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Document Type

Article

Abstract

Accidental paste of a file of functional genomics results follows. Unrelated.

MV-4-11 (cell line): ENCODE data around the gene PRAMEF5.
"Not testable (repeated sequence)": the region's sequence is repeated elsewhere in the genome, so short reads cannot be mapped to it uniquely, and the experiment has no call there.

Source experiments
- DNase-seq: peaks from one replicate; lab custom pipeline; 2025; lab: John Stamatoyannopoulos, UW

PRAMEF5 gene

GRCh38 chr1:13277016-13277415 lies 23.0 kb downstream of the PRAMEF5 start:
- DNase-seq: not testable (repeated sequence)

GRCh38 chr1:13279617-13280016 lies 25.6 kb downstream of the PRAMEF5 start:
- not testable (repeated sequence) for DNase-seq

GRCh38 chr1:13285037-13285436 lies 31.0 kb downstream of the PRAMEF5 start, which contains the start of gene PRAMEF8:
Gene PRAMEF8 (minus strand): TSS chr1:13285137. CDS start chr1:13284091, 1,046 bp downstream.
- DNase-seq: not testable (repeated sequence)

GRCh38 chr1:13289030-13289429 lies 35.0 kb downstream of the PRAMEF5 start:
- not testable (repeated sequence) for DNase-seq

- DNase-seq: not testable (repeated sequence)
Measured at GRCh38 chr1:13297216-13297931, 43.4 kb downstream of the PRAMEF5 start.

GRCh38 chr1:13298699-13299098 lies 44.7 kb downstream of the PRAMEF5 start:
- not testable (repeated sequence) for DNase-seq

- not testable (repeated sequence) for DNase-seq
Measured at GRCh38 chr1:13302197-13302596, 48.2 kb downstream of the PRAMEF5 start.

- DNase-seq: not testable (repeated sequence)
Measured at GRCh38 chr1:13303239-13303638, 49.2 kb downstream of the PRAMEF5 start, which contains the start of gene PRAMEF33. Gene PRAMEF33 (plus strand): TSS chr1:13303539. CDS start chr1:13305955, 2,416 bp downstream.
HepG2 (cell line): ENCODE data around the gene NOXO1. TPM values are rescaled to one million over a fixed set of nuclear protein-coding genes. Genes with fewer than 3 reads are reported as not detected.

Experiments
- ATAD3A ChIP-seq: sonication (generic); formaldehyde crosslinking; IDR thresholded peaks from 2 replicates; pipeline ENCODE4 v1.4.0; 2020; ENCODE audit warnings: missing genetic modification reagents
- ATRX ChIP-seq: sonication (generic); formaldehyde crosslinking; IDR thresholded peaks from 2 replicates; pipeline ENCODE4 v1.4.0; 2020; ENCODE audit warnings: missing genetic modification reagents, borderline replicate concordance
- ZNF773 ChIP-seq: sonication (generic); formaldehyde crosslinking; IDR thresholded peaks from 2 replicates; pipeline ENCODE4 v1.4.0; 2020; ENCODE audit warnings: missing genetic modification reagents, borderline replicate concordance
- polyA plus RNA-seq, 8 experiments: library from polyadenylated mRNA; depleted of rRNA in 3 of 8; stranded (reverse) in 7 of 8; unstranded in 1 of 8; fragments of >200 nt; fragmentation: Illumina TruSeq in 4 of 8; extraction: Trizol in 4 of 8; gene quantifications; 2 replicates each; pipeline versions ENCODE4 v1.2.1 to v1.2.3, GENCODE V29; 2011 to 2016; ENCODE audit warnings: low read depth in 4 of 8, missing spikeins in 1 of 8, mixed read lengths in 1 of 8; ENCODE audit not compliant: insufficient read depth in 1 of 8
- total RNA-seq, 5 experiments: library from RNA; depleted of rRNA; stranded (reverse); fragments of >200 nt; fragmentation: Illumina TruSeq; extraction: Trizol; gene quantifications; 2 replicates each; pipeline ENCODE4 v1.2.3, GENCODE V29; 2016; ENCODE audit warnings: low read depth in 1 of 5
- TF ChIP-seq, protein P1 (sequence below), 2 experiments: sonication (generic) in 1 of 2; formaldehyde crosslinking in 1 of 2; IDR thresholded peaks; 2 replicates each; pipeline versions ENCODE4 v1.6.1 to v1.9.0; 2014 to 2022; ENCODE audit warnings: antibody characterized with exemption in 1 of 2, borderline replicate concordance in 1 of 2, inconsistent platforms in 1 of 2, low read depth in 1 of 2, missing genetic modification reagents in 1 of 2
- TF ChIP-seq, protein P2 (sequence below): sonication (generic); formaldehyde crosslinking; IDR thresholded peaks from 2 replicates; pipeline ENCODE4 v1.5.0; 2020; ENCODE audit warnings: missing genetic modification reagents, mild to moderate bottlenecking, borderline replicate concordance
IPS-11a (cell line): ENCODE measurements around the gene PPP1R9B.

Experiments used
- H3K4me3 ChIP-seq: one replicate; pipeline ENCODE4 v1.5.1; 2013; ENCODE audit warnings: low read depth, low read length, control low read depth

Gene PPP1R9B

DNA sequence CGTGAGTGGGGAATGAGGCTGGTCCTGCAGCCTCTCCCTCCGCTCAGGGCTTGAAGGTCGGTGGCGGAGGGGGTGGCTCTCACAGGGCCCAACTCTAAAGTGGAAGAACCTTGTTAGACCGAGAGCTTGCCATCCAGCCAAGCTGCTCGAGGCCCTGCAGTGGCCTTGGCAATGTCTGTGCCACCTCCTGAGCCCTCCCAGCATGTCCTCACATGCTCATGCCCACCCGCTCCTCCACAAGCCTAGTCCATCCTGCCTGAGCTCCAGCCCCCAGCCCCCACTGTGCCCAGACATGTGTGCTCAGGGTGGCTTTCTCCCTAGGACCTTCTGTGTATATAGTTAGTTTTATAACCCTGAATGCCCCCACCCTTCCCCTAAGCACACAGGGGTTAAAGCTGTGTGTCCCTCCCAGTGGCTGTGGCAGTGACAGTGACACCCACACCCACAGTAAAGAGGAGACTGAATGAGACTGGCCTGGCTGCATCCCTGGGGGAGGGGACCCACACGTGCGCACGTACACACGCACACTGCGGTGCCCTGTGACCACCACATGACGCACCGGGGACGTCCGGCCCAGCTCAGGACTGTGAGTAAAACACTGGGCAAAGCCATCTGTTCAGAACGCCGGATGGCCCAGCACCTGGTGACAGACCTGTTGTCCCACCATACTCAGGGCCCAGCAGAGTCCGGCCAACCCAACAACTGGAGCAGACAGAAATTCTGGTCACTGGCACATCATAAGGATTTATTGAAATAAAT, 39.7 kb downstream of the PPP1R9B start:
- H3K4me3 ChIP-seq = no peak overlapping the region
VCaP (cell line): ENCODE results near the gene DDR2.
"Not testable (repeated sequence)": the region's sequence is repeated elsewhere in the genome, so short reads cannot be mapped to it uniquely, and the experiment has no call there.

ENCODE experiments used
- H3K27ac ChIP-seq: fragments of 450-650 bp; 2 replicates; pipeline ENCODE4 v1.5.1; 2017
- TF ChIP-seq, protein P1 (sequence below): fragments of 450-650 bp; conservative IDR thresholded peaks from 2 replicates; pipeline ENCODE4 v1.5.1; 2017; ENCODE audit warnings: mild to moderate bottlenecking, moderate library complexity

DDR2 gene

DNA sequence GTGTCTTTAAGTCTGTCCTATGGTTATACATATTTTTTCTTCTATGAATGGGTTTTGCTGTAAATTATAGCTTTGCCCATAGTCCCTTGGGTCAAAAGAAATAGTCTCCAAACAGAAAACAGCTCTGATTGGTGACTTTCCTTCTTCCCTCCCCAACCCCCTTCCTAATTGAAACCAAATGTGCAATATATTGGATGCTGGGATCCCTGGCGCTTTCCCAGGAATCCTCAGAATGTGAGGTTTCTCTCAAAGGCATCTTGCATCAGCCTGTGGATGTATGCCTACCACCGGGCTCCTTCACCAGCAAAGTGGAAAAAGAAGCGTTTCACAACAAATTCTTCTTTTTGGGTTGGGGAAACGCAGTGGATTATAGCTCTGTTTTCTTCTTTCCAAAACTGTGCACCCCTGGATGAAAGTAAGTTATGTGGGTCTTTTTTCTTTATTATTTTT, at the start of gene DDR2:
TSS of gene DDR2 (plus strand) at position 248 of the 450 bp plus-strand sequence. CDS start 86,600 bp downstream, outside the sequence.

Although it is destined for the personal jurisdiction canon, the Supreme Court’s eight-to-one decision in Bristol-Myers Squibb Co. v. Superior Court does little to clarify that notoriously hazy doctrine. It does, however, significantly alter the balance of power in complex litigation. Bristol-Myers is a landmark case because it makes both mass-tort class actions and mass joinders impracticable in almost any state court outside of the defendant’s home states. With federal courts already hostile to class actions, plaintiffs who want to aggregate their claims will have to do so on the defendant’s terms: either on the defendant’s home turf or in federal multidistrict litigation (MDL). Faced with this choice, we believe that most plaintiffs will turn to MDL. The result will be the culmination of a trend toward the federalization of mass-tort litigation in MDL, which has already grown to make up an astonishing one-third of the federal civil docket. In this Article, we examine why Bristol-Myers will have this effect and explain how MDL’s hybrid structure facilitates centralized mass-tort litigation in federal court, even as the Court’s restrictive view on personal jurisdiction prevents similar aggregation in state court. MDL cuts this Gordian knot by formally adhering to the vision of vertical and horizontal federalism underlying both diversity jurisdiction and Bristol-Myers, while also paradoxically undermining that vision in service of mass resolution. As a result, even more power over mass-tort litigation will be centralized in the hands of the MDL judge and the lead lawyers the judge selects to run the litigation—a prospect that comes with both opportunities and risks.

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